The ups and downs of riding city's escalators, elevators

AS A CHILD of the city I soon learned the personalities and peculiarities of Baltimore's people movers. I speak of the public escalators and elevators we took so often it seemed as if they were as much a part of the family as Jack Benny's Maxwell - or any of the cantankerous cars then in service that thrifty Baltimoreans declined to put to rest.

I think of the time I stepped off a train at Penn Station here (where there is a small vintage elevator that serves the light rail platform) but didn't have to look outside to see if my father had arrived to pick up my brother and me. Deep inside the station, we could hear the clutch on his 1964 Checker Marathon issuing a mechanical clunk sound.


Speaking of noise, a friend of mine was so fascinated by the rumbling of an escalator at the old Hutzler's Howard Street store he tape-recorded it. The escalator was reportedly one of the oldest in the city and had amazing wooden treads that produced a comforting, mini-earthquake sound. The sound often mixed with another low-note samba, the rhythm generated by passing Baltimore and Ohio Railroad trains that traveled via the Howard Street Tunnel, not many feet below the Cranbrook-brand T-shirt and socks rack in the budget store.

I never quite outgrew my childhood fascination with these machines, which were occasionally the subject of fear. My grandmother, Mary Louise Kelly, talked of getting stuck in a lift, much an urban terror in the 1950s. To this day I associate painful dental fillings and blood-test needles with the metallic chain sound produced by the elevator bank at the Medical Arts Building in Mount Vernon.


One of the deepest, scariest escalator descents is at the Mondawmin Metro station. Another one I'm not too happy about is ground level to club level at Oriole Park, where I'm hauntingly reminded of the elevator accident at the old Memorial Stadium in the spring of 1964, when a child's life was claimed on Safety Patrol Day. I'll never forget the wail of the sirens that afternoon.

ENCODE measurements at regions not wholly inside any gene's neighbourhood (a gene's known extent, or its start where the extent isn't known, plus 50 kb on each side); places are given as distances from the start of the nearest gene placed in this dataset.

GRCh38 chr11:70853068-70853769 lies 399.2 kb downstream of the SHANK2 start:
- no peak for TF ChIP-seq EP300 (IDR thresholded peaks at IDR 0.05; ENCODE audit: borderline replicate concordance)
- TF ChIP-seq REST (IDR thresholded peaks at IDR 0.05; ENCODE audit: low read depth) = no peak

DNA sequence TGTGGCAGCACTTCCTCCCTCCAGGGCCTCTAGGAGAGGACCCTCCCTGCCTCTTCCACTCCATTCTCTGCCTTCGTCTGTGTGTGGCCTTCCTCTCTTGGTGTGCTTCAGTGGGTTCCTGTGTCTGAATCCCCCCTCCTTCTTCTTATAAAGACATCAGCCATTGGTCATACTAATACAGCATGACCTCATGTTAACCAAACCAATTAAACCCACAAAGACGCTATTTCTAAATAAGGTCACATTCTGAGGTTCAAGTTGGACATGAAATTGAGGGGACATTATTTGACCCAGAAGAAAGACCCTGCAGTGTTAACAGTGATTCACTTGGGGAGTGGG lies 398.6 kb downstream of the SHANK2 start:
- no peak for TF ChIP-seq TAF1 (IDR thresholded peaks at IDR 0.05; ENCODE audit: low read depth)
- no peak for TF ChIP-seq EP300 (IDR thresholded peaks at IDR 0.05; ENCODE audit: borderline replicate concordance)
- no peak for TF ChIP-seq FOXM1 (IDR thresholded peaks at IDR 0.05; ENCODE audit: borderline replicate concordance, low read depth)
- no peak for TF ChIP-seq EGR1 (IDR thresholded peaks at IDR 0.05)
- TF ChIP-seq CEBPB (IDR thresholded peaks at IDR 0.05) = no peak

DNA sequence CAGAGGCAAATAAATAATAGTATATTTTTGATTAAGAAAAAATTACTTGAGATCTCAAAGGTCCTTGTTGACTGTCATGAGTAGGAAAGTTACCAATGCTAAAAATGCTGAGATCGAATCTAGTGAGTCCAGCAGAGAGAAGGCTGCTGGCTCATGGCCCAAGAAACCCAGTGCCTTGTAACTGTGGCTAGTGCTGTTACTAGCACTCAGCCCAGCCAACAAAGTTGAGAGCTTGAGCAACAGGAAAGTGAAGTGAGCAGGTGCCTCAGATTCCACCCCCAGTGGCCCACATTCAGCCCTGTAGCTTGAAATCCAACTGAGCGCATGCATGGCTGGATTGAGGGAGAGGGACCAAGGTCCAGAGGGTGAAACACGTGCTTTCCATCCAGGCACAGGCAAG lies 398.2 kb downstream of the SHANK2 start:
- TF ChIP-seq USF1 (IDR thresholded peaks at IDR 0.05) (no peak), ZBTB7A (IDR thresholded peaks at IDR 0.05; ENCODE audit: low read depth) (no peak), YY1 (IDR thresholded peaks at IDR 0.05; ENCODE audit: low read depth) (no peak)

Baltimoreans of a certain vintage had to possess a specialized knowledge of urban geography, street location and layout before they could shop with ease and professionalism at the downtown department stores. Many of the stores were built in stages; not every elevator went to every department - in one spot, if you took a wrong turn, you landed in a different store.

Stewart's tasteful art deco elevators carried the name Westinghouse until they were ripped out for escalators. Hochschild's lifts were automated early on. There was a curious Hutzler's shoppers' tunnel under Saratoga Street to link the main store with the toy department, garage and soda fountain. The garage guys had their own moving link belt to shoot them to upper levels. I always wanted to jump on the thing, but would have been barred permanently from the store for bad behavior.

For all the knowledge necessary to master the various levels of the old downtown stores, which I soon memorized, I have never been able to conquer the labyrinth of Towson Town Center. I failed the elevator test and remain baffled.

I'll take the ease and logic of the escalators and elevators at The Gallery at Calvert and Pratt streets. And after a long day's shopping, I know the location of the lift that shoots me upstairs to my favorite harbor-view bar, where I order a scotch and watch the harbor lights.